3. Move “” to “/usr/lib/apache2/modules”. There you will find all the modules already being loaded by apache 2 webserver.
  4. Adobe recommends to give a soft name to your dispatcher module, but you don’t need it as once setup is done, you will be hardly using it again.
  5. Now go ahead and create a folder conf under “/etc/apache2/”, and move “dispatcher.any” file under this folder. Make sure that you don’t move your dispatcher.any file to ‘conf.d’ folder which is already present.
  6. Now is the time to edit and map module file that you added and map the dispatcher.any file. Go ahead and edit apache2.conf file present under “etc/apache2/”.
  7. Scroll to the end, put some nice comments about you adding some new configs, and add following:
    LoadModule dispatcher_module /usr/lib/apache2/modules/
    <IfModule disp_apache2.c>
    # location of the configuration file. eg: 'conf/dispatcher.any'
    DispatcherConfig conf/dispatcher.any
    # location of the dispatcher log file. eg: 'logs/dispatcher.log'
    DispatcherLog /var/log/apache2/dispatcher.log
    # log level for the dispatcher log
    # 0 Errors
    # 1 Warnings
    # 2 Infos
    # 3 Debug
    DispatcherLogLevel 3
    # if turned to 1, the dispatcher looks like a normal module
    DispatcherNoServerHeader 0
    # if turned to 1, request to / are not handled by the dispatcher
    # use the mod_alias then for the correct mapping
    DispatcherDeclineRoot 0
    # if turned to 1, the dispatcher uses the URL already processed
    # by handlers preceeding the dispatcher (i.e. mod_rewrite)
    # instead of the original one passed to the web server.
    DispatcherUseProcessedURL 0
    # if turned to 1, the dispatcher does not spool an error
    # response to the client (where the status code is greater
    # or equal than 400), but passes the status code to
    # Apache, which e.g. allows an ErrorDocument directive
    # to process such a status code.
    DispatcherPassError 0
  8. Also add the following config to the end of apache2.conf file, which loads the dispatcher in web-server.
    <Directory />
    <IfModule disp_apache2.c> 
    # enable dispatcher for ALL request. if this is too restrictive, 
    # move it to another location
    SetHandler dispatcher-handler
    Options FollowSymLinks
    AllowOverride None

    Comments given above are self explanatory but, you can still go and edit configs if needed as per following descriptions:

    • DispatcherConfig: Location and name of the configuration file (Can be given as an absolute or relative path)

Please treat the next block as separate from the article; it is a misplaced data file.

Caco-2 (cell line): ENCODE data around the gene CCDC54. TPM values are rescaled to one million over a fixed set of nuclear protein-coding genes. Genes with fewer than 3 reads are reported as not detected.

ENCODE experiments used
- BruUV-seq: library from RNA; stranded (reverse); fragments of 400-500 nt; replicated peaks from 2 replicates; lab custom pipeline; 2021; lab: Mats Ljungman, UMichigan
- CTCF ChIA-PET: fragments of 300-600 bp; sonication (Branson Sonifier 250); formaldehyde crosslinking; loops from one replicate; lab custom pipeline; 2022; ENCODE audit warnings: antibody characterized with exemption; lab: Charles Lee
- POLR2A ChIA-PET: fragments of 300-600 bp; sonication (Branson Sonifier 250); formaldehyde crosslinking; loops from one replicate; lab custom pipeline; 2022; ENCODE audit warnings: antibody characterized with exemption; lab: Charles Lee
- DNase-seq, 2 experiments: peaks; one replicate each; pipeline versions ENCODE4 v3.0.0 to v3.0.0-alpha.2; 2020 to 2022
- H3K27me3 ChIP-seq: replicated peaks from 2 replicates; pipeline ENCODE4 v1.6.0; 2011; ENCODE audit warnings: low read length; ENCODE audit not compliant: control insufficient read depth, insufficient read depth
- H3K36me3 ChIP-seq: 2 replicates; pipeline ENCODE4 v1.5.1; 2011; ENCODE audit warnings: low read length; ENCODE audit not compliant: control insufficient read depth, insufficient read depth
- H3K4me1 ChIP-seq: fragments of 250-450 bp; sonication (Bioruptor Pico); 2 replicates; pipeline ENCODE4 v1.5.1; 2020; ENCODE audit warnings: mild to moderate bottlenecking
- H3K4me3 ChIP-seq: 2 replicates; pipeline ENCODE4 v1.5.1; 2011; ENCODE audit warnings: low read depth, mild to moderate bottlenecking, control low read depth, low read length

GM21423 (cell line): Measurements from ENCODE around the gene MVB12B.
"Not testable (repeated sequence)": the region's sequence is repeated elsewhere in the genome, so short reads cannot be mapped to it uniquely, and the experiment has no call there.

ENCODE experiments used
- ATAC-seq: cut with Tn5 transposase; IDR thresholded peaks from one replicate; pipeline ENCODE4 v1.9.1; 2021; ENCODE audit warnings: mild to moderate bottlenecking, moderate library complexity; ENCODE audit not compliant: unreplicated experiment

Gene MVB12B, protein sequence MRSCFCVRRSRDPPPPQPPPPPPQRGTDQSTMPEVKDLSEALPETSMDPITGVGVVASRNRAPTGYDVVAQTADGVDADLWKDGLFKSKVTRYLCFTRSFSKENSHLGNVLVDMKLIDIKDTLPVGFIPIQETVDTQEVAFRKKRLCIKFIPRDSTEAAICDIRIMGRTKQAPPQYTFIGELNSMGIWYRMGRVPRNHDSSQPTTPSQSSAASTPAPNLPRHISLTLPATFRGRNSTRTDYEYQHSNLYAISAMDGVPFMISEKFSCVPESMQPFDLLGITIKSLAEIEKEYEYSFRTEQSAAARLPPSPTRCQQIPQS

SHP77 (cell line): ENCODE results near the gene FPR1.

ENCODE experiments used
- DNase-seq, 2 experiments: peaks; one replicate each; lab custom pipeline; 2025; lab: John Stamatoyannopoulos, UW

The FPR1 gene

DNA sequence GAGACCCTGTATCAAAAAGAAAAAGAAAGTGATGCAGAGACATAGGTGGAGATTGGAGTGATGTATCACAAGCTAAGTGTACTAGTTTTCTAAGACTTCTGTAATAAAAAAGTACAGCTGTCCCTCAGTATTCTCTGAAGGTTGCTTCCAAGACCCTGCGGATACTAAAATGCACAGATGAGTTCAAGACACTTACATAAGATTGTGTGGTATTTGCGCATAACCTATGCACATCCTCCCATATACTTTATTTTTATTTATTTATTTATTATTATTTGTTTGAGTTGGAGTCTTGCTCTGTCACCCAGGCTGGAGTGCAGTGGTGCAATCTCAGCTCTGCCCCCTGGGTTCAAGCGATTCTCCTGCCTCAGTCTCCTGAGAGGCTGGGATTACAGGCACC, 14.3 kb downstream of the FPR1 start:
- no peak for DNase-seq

• DispatcherLog: Location and name of the log file (Can be given as an absolute or relative path)
    • DispatcherLogLevel: Log level for the log file
    • DispatcherNoServerHeader: Whether to use the Apache or CQ server header
    • DispatcherDeclineRoot: Defines whether to decline requests to the root “/”
    • DispatcherUseProcessedURL: Defines whether to use the original request URL or to use one already processed by other handlers (ie: mod_rewrite)
      • Note: This is essential for rewriting incoming links (stripping away the ‘content/{site_name}’)
    • DispatcherPassError: Defines whether CQ or Apache will handle HTTP 40x error codes
    • SetHandler (Apache parameter): Forces all matching files to be processed by a handler
  9. Make sure, that path that is provided for load module, matches with the path where you placed your dispatcher module. Also match the name and version of dispatcher module, and change the config as required.
  10. Now configure dispatcher.any file. Edit /renders section in dispatcher.any.
    /hostname "localhost"
    [2]--> /port "80"
    /docroot "/var/cache/apache2/<cqcache>"

    By default you may find port set to 8000 or 8080, change it to 80.
    Give whatever soft-name you want to give to your cache folder in place of “cqcache”

  11. Restart the apache server to let webserver take effect. You can restart apache server by using following command:
    sudo /etc/init.d/apache2 restart
  12. Once server is restarted and you get [OK] message, go and check /var/log/apache2/dispatcher.log file. If it says dispatcher initialized with correct cache path, it means dispatcher is successfully setup and ready to be used.

Now you just need to configure your CQ replication agent, and point dispatcher flush agents to correct port.

I tested this today itself i.e. 14th Oct 2013 on Ubuntu 13 64 bit debian based OS. It worked like wonder for me. Please post your comments and queries if you have any issues with it, and also if there are better ways to do it. Cheeeerz.

Dynamic Options values in AEM dialog dropdown Using $PATH

Dynamic Options values in AEM dialog dropdown Using $PATH

In this post, I will explain a real project use-case, where I need to populate a Dropdown in my component dialog with dynamic values, but the condition are-

1. These values can only be fetched from the current resource or current page object.
2. Another condition is that this dropdown must be auto-populated when the dialog opened.

For example,  The drop down values can be the list of all parent pages of the page where this component was dropped.

Q1). How will you go for it?

You will think about ajax call because the dropdown can be filled with dynamic values using options property.

Q2). Yes, you are right then, what will you call from the options property?

Sling Servlet

If your answer is Sling Servlet then, I have some questions for you-

Q1). How will you get the current resource  or current page object in that servlet?
Q2). If you  are trying to pass the path of current resource then How will you do that?

OK, I think you are well understood what am I trying to say. How to get current resource or current page object into the called Sling Servlet.